Support CUPE Education Workers!

On Sunday, October 30, CUPE education workers served their 5-day strike notice ahead of a final week of mediation with the provincial government. These education workers are some of the first groups to negotiate with the province after facing four years of Bill 124’s 1% wage caps.

In response, Premier Ford’s Education Minister Stephen Lecce invoked the Notwithstanding Clause and introduced back-to-work legislation to prohibit a strike and impose a contract on the 55,000 workers and still refuses to bargain. No government in Canada has ever taken this egregious action before.

The use of the Notwithstanding Clause to pass Back-to-Work legislation is an attack on all workers in Ontario. If he gets away with it, all other workers will face the same threat: contracts imposed by law instead of free collective bargaining.

CUPE education workers will defy this threat, and plan to picket on Friday November 4

Friday November 4: Show up at a Picket Line

Education workers are the backbone of Ontario’s public education system and we’re fighting for a good deal to ensure high-quality education and services for kids.

Whether you’re an education worker or an ally, come out to a picket line to send the Ford Conservatives a message and to secure a real deal.

In Toronto, picket lines will be set up at Queen’s Park from 8am-5pm. Additional picket locations are scheduled in communities across the province!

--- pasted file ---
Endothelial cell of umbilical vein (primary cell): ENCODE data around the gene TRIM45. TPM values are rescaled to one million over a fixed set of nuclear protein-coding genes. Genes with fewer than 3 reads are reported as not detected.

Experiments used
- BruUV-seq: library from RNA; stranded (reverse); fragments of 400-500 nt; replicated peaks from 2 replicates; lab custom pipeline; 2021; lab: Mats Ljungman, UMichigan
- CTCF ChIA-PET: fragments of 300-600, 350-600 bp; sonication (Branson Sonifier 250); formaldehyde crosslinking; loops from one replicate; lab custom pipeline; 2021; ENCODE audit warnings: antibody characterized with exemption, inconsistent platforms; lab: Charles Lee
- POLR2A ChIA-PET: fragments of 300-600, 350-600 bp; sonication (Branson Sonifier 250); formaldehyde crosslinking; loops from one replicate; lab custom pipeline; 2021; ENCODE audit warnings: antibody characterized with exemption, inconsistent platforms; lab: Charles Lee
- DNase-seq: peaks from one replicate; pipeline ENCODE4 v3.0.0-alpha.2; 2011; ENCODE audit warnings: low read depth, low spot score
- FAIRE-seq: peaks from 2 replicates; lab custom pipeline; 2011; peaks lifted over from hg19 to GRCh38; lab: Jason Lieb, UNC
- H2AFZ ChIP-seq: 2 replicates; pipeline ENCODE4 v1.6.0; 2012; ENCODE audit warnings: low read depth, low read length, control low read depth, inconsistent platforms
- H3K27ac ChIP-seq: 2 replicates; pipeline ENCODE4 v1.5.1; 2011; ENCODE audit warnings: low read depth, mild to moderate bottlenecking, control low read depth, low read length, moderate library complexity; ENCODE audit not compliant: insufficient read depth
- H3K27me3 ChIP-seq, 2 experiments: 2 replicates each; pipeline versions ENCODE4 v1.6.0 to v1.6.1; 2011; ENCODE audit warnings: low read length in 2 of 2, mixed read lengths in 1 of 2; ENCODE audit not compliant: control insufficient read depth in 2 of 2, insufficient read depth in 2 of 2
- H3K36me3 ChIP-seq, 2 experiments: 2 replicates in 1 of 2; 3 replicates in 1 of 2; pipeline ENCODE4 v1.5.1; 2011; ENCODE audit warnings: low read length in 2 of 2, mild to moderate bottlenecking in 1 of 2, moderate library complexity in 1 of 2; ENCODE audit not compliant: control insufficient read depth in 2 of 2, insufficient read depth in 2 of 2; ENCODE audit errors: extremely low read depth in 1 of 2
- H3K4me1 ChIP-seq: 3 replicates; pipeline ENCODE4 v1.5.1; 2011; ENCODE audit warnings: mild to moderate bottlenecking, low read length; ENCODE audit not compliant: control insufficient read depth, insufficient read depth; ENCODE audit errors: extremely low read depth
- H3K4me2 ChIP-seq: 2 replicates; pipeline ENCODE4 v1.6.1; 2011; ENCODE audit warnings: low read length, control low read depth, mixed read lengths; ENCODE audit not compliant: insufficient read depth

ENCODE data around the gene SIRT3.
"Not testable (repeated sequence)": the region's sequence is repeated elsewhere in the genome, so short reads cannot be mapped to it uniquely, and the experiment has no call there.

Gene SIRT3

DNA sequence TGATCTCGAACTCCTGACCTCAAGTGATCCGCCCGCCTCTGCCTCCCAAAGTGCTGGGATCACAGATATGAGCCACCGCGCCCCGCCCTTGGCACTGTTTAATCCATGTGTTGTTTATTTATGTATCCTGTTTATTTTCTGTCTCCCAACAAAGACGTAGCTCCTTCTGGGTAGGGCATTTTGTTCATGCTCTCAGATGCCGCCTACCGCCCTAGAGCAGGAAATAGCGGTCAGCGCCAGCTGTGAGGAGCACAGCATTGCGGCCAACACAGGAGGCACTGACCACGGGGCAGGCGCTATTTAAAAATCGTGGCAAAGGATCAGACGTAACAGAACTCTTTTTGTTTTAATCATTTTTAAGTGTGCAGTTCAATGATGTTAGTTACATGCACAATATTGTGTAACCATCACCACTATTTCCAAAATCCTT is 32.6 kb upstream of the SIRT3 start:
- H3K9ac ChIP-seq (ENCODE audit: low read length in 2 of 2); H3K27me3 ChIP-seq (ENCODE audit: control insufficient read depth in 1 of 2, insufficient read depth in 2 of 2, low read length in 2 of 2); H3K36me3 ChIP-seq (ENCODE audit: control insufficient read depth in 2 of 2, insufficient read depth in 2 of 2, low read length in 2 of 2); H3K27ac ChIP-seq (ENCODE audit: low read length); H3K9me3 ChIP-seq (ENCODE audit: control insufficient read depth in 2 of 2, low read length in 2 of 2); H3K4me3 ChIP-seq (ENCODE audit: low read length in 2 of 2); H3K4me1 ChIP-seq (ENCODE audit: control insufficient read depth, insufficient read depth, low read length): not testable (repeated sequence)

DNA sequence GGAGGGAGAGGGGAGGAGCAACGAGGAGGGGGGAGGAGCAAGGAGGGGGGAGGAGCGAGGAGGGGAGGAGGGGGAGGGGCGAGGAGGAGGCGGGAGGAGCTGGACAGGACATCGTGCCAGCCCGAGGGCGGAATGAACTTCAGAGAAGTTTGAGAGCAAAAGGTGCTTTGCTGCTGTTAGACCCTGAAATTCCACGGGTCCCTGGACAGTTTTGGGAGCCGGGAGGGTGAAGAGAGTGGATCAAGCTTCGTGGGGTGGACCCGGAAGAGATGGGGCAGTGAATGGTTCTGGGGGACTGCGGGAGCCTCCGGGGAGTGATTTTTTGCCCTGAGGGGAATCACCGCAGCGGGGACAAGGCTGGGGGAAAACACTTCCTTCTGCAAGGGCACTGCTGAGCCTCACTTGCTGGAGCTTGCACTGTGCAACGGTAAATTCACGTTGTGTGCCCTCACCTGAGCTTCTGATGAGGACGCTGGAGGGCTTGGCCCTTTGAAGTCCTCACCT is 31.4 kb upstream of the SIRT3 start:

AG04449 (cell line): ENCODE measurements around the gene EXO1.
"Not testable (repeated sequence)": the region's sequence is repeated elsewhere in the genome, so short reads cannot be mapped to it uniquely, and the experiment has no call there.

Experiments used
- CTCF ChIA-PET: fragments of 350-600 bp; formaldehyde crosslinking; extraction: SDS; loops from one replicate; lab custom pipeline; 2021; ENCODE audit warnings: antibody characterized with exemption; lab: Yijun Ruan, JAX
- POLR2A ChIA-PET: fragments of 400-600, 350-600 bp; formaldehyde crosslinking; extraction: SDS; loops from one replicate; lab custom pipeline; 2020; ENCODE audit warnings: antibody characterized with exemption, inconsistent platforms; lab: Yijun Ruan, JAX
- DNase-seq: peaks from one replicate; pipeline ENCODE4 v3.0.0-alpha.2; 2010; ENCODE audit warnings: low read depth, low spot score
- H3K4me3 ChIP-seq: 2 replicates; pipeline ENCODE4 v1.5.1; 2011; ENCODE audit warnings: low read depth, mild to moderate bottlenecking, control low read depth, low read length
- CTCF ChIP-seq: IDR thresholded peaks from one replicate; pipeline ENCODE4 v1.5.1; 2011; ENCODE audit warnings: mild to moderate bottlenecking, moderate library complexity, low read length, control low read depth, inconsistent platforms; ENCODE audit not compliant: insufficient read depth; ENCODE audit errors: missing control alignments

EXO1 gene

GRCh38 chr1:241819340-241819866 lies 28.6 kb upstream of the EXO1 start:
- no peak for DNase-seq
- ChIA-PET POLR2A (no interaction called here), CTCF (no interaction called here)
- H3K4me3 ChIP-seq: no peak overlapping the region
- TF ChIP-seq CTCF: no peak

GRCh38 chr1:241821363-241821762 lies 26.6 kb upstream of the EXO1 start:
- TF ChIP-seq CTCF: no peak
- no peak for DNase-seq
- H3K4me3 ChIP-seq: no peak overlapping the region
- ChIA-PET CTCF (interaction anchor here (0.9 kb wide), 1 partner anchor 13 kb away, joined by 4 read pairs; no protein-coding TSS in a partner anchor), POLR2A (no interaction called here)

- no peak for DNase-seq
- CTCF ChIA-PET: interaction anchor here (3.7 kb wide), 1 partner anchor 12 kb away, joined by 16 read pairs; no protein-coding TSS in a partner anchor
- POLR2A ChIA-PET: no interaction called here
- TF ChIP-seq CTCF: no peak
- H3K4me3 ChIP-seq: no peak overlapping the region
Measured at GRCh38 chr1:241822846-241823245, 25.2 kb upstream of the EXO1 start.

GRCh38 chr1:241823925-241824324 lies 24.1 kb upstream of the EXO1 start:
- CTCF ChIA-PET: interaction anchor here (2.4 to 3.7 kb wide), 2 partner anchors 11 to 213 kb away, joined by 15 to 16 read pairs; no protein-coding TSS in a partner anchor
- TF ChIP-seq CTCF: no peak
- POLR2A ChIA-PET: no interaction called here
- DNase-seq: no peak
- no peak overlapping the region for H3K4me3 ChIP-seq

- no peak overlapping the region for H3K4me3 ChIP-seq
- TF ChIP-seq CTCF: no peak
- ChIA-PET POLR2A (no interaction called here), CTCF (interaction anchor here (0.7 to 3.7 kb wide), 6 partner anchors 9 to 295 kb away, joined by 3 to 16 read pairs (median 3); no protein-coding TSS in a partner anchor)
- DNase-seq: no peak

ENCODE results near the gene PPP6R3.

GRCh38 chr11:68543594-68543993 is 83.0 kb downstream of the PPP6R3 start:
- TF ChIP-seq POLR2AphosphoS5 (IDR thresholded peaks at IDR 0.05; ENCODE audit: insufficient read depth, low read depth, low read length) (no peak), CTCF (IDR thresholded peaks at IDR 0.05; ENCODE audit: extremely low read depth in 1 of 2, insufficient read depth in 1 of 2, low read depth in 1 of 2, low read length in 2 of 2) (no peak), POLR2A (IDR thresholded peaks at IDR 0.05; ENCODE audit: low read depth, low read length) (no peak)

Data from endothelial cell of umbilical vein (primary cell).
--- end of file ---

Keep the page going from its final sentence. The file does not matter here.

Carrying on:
Find your closest picket line here –


Saturday November 5: Wear Purple for Education Workers

Wear your purple shirts on Saturday, November 5, 2022 to show your solidarity with striking education workers! Post your photos online or share with us at

Tag @CUPEOntario in your content to show the Ford Conservatives that support is growing and far reaching!


Protect the Right to Strike

In Canada, workers have a Charter-protected right to engage in free and fair collective bargaining, and to withdraw our labour through a strike. The Supreme Court of Canada has repeatedly upheld these collective rights, and here’s why;

  • The right to strike promotes dignity. Workers must be allowed to have a say in our own working conditions. This includes refusing working conditions that are imposed on us.
  • The right to strike promotes equality. Deep inequalities exist between workers and employers. The possibility of a strike enables us as workers to negotiate on more equal footing.


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